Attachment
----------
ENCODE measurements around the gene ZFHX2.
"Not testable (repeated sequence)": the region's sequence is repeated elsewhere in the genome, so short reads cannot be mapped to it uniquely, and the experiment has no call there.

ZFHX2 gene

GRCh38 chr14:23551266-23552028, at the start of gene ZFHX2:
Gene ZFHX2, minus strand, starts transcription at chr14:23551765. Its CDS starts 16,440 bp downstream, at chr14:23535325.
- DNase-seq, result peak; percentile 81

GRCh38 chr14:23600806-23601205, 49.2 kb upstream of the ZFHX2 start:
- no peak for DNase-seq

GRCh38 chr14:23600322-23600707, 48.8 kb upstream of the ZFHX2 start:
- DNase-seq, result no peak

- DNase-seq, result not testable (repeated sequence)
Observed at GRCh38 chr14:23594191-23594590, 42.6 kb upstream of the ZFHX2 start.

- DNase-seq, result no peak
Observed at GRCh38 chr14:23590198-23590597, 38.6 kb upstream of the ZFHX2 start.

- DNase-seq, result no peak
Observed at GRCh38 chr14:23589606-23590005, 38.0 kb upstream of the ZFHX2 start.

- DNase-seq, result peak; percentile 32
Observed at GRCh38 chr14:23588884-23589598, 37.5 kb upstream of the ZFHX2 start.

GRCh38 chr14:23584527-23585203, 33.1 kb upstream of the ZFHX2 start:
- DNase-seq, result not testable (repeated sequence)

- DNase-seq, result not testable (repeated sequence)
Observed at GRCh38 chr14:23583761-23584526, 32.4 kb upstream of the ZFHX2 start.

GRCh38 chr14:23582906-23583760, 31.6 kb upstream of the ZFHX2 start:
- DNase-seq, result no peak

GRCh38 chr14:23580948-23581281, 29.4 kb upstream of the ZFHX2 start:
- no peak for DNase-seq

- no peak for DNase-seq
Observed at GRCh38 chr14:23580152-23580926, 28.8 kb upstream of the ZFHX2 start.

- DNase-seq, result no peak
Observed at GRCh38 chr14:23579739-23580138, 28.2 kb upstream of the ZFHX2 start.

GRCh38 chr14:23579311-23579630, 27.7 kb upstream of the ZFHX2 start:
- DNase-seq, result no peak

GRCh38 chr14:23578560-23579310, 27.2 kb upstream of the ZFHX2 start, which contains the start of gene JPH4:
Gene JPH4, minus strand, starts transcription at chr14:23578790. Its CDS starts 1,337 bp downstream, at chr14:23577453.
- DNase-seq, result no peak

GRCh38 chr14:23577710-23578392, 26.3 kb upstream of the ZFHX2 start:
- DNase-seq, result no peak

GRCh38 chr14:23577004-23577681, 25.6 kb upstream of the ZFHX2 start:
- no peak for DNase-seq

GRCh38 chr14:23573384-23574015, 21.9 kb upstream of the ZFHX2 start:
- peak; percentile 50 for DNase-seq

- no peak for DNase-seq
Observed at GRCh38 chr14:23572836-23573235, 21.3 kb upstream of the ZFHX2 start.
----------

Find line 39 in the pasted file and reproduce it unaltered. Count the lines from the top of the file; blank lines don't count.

- no peak for DNase-seq